Beth Goodyear offers advice on what you should do once you get back to work from an industry conference.
The conference is finished; now what? Start by considering why you went in the first place.
Did you want to learn? Were you hoping to hear about best practice, innovations and real-life case studies you could apply at your workplace? Or maybe you wanted to network? For some, it’s the pressure of not missing out on an industry event with their peers.
Whatever the motivation, such events offer opportunities: people looking for new jobs, companies seeking new clients, and clients trying to find new suppliers. For some it is an extension of their workday, for others just a day out of the office. Our motivations for following up post-conference may also be linked to who paid for the ticket. Good conferences aren’t cheap: the IWFM 2020 Conference ranges between £159-299 and Workplace Futures 2020 Conference between £425-475. So carefully consider why you’re attending and what you want from it.
Here are five actions to help maximise the potential return on investment (ROI) and get the most from the experience.
After the conference take time to reflect. Make a note of what you took away from the event; don’t worry about structure, just do a brain dump:
- What did you learn?
- What did you find most interesting and why?
- What did you discuss with the people you met there?
- Did you speak to any of the sponsors, do you need their services, or do they need yours?
- What actions do you need to follow up with in the short, medium and long term?
- Are you interested in attending more conferences?
- What would you do differently at your next event?
Follow up – with people
During the conference you will have listened to speakers, chatted to other attendees, done a bit of networking and spoken with sales teams on the sponsor stands.
Identify those with whom you wish to maintain contact. Make use of business cards and email directly with a personal message or connect on LinkedIn with a short note: “We met recently at X conference.”
If you use Twitter, follow them, but see who they are following and expand your network. Whatever your motivation for connecting, personalise your invitation: “I really enjoyed your session on X” or “it was great to meet you and I was really interested hearing about your work on Y.”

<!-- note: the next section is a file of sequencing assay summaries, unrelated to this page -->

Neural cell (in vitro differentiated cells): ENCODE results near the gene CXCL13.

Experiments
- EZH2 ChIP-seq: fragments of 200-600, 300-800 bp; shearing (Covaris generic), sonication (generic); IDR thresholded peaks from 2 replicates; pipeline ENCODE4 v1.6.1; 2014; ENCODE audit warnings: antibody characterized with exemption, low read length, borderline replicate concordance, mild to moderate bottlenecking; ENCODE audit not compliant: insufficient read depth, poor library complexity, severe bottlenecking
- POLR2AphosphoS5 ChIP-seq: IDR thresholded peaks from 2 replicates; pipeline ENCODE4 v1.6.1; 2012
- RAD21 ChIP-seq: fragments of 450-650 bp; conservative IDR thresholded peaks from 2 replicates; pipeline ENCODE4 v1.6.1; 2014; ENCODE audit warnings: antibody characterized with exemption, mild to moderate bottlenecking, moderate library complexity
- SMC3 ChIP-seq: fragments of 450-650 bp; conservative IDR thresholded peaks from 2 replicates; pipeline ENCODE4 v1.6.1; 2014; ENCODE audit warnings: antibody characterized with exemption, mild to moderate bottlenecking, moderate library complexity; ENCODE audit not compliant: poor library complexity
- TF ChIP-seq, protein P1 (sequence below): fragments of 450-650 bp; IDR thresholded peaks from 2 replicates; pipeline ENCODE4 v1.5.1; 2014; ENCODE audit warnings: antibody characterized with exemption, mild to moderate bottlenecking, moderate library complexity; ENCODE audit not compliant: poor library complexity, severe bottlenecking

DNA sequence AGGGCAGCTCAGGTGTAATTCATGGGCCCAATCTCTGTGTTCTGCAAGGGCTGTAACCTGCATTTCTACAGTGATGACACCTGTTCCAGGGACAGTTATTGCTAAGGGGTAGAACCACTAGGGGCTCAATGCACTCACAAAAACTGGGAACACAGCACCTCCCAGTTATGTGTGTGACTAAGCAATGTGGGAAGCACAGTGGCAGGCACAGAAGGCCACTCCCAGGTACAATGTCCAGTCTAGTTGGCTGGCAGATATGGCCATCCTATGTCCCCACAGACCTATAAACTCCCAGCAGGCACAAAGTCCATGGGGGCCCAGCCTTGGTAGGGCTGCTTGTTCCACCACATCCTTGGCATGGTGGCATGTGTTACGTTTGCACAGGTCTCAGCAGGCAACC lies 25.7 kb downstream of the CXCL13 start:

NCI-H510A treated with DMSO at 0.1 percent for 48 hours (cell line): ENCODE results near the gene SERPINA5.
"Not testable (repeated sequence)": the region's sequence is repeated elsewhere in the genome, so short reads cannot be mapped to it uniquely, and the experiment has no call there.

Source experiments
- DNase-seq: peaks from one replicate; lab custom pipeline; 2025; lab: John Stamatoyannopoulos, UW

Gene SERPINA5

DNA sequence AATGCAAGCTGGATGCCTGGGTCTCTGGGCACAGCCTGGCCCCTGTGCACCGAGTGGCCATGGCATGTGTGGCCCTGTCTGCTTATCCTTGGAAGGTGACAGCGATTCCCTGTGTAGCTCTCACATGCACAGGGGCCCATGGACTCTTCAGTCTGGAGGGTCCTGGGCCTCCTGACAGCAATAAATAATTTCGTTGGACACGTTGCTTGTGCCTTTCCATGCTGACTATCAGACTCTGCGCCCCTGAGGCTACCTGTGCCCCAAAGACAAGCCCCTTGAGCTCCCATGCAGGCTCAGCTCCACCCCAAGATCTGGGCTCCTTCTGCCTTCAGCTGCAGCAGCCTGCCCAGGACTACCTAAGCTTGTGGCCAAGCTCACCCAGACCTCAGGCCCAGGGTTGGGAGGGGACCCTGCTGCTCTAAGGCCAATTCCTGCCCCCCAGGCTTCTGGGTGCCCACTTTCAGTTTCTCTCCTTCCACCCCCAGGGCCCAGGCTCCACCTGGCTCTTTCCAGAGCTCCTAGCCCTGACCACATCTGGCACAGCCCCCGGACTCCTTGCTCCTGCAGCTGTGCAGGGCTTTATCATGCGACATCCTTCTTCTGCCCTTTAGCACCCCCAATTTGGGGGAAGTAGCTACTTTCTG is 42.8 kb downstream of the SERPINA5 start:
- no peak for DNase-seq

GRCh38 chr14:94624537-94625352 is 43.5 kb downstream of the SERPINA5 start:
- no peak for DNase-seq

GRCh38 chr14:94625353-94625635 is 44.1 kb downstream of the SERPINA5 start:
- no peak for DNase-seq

Follow up – with information
There’s a brief post-conference ‘window of opportunity’ to follow up on the things you heard and learned. Speakers will have referred to websites, resources, tips and suggestions, all of which you probably scribbled down.
It won’t be long until those notes make no sense, as all context will have gone and you’ll either throw them away or delete them and get on with your busy day. Check out the information immediately after the conference and save anything useful or interesting.
Look back at your reflections in step one and do something about them. Book your next conference, find a training course, go on a site visit, research a subject, read a book, phone a supplier, meet a new connection for a coffee, offer to speak at an event! Life is busy and it is easy to put things off, so use this post-conference motivation as a springboard to do something new!
Others will be interested in the things that you found motivating and inspiring, so share what you learnt. Share with colleagues in team meetings, with your network through social media and, if it’s relevant, outside the workplace, share with friends and family – the ROI will be immeasurable!
Beth Goodyear is the owner of FMHS Consulting